An International Perspective: Finance and Accountability Issues in TaiwanReport as inadecuate




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Online Submission, Paper presented at the Annual Meeting of the American Education Finance Association (2006)

The global movement to improve education by decentralizing governance and financial management and by holding school personnel accountable for outcomes aligned with standards extends even to traditionally centralized systems in Asia. The author explores research questions related to how resources are acquired, who decides how best to use resources within schools, and accountability for school performance in Taiwan. During 2004-2005, the author interviewed principals of nine elementary, junior high, and senior high schools in three regions (large and small cities; rural communities). On-site interviews and reviews of such documents as school budgets and brochures describing goals and programs reveal similarities and differences in the following: sources of funds; budget development; the determination of priorities for curriculum, special programs, and hiring personnel; school-level control of resources; use of student outcomes in curricular and budget decisions; and external accountability systems. Following a qualitative case study method, the author discusses conclusions within three themes that emerged from the data: (1) dependence; (2) relationships; and (3) accountability. (Contains 1 endnote.)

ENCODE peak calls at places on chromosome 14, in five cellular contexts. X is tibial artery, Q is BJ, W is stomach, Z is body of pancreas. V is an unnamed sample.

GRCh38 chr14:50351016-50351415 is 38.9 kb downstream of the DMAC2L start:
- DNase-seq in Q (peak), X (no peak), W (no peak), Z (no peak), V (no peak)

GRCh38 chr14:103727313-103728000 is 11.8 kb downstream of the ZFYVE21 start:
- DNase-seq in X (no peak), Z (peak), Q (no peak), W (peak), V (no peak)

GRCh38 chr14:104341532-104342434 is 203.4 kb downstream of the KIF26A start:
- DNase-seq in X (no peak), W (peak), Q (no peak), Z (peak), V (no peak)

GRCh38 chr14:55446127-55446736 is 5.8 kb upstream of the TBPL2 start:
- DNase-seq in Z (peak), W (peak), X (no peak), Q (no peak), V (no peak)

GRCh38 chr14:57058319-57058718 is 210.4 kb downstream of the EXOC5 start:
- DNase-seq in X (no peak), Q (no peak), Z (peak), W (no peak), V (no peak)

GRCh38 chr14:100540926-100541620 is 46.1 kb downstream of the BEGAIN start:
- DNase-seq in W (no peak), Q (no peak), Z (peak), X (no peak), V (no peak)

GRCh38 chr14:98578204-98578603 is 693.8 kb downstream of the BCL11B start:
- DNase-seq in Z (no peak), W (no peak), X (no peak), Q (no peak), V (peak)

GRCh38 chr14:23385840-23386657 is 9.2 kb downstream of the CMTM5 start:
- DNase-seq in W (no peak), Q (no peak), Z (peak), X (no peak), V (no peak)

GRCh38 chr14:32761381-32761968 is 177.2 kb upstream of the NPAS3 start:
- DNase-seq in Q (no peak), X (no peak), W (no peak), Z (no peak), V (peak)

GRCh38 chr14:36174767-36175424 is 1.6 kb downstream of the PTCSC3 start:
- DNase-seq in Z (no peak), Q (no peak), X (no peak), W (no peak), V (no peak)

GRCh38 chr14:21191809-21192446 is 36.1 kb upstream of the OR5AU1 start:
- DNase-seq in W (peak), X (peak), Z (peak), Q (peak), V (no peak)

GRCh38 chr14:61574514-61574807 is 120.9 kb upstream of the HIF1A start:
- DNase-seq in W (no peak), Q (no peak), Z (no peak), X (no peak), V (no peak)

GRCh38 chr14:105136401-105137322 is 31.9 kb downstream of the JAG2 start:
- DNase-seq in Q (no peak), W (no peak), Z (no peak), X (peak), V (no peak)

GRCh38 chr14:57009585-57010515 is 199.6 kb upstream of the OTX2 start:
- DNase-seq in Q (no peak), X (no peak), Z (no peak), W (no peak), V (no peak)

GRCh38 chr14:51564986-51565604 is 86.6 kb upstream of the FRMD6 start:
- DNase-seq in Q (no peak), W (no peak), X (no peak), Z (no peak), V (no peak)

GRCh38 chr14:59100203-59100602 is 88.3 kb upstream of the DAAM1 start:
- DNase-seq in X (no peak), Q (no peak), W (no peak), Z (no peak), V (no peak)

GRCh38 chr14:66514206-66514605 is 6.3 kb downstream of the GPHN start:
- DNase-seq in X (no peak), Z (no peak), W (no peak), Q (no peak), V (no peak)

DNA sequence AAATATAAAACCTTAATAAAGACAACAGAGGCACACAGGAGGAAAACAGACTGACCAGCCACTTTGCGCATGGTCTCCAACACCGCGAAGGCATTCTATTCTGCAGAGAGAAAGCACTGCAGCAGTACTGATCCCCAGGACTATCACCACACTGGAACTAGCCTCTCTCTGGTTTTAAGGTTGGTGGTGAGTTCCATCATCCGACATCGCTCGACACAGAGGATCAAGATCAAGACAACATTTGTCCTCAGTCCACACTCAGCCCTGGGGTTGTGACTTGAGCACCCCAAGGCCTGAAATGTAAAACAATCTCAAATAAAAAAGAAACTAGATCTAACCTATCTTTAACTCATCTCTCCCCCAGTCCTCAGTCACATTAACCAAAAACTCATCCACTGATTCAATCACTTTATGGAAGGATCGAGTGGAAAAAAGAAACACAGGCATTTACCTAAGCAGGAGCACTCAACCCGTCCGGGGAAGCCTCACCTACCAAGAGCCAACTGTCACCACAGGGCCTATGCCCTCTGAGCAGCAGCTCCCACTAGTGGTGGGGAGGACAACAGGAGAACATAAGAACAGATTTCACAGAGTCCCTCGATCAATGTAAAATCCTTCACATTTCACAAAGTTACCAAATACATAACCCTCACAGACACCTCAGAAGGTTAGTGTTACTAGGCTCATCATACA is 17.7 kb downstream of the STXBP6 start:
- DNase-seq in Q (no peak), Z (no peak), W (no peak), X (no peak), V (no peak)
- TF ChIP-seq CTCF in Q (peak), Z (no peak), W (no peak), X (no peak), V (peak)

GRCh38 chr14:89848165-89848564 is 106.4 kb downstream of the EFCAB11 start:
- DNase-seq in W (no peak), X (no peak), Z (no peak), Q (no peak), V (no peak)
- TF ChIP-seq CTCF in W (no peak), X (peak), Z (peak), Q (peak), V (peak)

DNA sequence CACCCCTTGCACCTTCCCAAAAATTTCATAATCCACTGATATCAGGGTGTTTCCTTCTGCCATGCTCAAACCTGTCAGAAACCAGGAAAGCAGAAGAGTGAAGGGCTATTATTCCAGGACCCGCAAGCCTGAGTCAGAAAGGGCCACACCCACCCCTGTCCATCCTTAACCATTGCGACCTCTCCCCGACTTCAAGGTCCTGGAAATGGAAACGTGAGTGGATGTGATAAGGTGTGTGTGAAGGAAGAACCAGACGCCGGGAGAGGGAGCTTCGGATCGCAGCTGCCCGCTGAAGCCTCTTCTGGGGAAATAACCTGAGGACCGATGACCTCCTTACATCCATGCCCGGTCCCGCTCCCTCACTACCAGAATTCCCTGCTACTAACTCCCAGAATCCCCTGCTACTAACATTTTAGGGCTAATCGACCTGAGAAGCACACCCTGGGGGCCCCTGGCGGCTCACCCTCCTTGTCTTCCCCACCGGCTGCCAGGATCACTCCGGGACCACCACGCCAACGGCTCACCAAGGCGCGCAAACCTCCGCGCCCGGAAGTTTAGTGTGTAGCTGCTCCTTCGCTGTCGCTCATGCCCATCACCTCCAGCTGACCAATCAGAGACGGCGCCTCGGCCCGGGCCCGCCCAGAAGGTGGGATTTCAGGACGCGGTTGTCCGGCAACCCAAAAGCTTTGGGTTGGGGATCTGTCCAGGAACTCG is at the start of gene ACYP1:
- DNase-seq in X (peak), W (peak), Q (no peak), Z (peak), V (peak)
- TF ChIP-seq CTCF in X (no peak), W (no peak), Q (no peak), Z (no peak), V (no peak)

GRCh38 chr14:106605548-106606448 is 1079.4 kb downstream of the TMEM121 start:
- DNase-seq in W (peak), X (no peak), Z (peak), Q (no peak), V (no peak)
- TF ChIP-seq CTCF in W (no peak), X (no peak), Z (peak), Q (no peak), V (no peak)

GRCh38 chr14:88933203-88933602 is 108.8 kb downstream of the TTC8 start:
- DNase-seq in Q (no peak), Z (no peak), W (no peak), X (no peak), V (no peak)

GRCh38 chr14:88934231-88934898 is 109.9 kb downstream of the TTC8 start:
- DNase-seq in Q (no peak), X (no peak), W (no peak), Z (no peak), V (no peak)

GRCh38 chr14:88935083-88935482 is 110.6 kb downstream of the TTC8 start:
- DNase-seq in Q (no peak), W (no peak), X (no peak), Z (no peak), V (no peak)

Descriptors: Foreign Countries, Special Programs, School Personnel, Money Management, Accountability, Educational Finance, Governance, Academic Standards, Budgets, Curriculum Development, Financial Support, Personnel Selection





Author: King, Richard A.

Source: https://eric.ed.gov/?q=a&ft=on&ff1=dtySince_1992&pg=5303&id=ED491667



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